Jeff Horwitz > Krb4 > Authen::Krb4

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Module Version: 1.1   Source  

NAME ^

Authen::Krb4 - Perl extension for Kerberos 4

SYNOPSIS ^

use Authen::Krb4;

DESCRIPTION ^

Authen::Krb4 is an object oriented extension to Perl 5 which implements several user-level Kerberos 4 functions. With this module, you can create Kerberized clients and servers written in Perl. It is compatible with both AFS and MIT Kerberos.

VARIABLES & FUNCTIONS

NOTE: No methods or variables are exported, so each variable and function should be preceded by 'Authen::Krb4::'

error

Contains the error code of the most recent Kerberos function call.

get_phost(alias)

Returns the instance name of the host 'alias'

get_lrealm(n)

Returns the nth realm of the host machine. n is zero by default.

realmofhost(host)

Returns the realm of the machine 'host'.

mk_req(service,instance,realm,checksum)

Returns an Authen::Krb4::Ticket object for the specified service, instance, and realm. It will return undef if there was an error.

rd_req(ticket,service,instance,fn)

Returns an Authen::Krb4::AuthDat object, which contains information obtained from the ticket, or undef upon failure. Ticket is a variable of the class Authen::Krb4::Ticket, which can be obtained from mk_req(). fn is a path to the appropriate srvtab. /etc/srvtab will be used if fn is null.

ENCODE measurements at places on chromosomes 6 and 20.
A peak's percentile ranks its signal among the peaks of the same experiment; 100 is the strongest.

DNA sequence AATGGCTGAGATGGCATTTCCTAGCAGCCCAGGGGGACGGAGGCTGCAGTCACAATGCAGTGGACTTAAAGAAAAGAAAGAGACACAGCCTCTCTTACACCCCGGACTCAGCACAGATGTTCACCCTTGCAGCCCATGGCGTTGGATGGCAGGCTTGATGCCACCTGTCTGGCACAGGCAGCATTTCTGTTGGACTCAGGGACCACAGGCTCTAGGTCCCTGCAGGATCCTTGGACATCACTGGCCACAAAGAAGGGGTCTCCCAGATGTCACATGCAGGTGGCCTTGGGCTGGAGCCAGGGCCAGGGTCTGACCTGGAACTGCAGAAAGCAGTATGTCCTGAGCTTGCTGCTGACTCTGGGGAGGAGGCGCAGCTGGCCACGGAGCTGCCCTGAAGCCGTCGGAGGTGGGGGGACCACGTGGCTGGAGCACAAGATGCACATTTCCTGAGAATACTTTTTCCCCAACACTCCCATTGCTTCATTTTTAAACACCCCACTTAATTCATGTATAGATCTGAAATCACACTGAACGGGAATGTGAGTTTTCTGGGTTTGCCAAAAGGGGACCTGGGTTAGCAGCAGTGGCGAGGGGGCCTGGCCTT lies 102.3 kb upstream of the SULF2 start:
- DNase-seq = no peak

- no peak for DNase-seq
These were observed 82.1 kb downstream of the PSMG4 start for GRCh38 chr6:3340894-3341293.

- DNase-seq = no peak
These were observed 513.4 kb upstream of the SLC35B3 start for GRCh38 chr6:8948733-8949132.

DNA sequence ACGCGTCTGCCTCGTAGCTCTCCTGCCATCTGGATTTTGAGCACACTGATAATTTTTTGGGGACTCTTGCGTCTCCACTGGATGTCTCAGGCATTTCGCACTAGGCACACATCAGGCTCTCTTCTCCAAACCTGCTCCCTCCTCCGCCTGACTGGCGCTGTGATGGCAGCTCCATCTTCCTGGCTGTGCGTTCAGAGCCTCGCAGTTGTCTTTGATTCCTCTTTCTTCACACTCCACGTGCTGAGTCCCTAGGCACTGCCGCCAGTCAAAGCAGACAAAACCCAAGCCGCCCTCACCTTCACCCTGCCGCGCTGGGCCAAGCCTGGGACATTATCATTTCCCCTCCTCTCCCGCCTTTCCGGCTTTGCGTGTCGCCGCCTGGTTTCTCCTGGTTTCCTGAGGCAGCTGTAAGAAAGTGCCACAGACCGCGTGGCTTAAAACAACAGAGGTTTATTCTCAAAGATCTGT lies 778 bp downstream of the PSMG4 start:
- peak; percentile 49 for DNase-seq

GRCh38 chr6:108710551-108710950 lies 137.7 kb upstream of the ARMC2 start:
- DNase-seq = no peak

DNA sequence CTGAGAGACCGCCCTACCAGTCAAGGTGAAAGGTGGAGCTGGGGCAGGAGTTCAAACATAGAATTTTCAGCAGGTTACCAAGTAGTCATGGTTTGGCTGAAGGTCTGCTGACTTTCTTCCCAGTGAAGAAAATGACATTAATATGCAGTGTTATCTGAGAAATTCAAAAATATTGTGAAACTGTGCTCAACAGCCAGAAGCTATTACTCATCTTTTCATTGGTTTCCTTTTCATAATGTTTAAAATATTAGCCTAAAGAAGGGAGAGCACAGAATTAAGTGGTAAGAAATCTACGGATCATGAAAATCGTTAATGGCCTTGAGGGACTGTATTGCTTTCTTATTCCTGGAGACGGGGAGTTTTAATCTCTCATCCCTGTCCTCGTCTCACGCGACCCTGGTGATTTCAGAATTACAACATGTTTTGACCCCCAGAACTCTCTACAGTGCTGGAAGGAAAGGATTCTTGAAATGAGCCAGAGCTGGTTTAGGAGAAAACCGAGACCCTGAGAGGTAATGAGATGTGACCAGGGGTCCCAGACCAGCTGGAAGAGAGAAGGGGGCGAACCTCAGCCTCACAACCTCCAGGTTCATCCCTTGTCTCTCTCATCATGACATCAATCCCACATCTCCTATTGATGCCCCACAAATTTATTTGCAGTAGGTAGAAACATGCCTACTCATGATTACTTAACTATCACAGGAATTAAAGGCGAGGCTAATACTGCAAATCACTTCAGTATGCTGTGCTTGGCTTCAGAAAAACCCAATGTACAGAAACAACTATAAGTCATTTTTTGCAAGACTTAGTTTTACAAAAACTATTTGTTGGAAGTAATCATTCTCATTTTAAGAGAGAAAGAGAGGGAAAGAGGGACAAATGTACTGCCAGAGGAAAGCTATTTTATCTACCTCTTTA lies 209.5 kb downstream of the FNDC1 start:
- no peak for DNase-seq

get_cred(service,instance,realm)

Search the caller's ticket file for a ticket for the service and instance in the given realm. Returns a Authen::Krb4::Creds object, or undef upon failure. This method can be used to extract a ticket's session key.

get_key_sched(session)

Returns the key schedule for the session key 'session', which can be obtained from rd_req() or get_cred(). The key schedule is an Authen::Krb4::KeySchedule object.

mk_priv(in,schedule,key,sender,receiver)

Encrypts the data stored in 'in' and returns the encrypted data. sender and receiver should be in standard internet format, which can be achieved using the inet_aton and sockaddr_in functions in the Socket module.

rd_priv(in,schedule,key,sender,receiver)

Decrypts the variable 'in' and returns the original data. Other parameters are as described in mk_priv()

sendauth(options,fh,service,inst,realm,checksum,laddr,faddr,version)

Obtains a ticket for the specified service, instance, and realm, and writes it to the socket 'fh'. Use recvauth to read the ticket on the server. 'laddr' is the packed network address of the client, and 'faddr' is the packed network address of the server. 'options' can be any of the following:

     Authen::Krb4::KOPT_DONT_MK_REQ
     Authen::Krb4::KOPT_DO_MUTUAL
     Authen::Krb4::KOPT_DONT_CANON

Use KOPT_DO_MUTUAL if you plan to do any encryption. This function returns a list containing the service ticket, the credentials, and the key schedule.

recvauth(options,fh,service,inst,faddr,laddr,fn)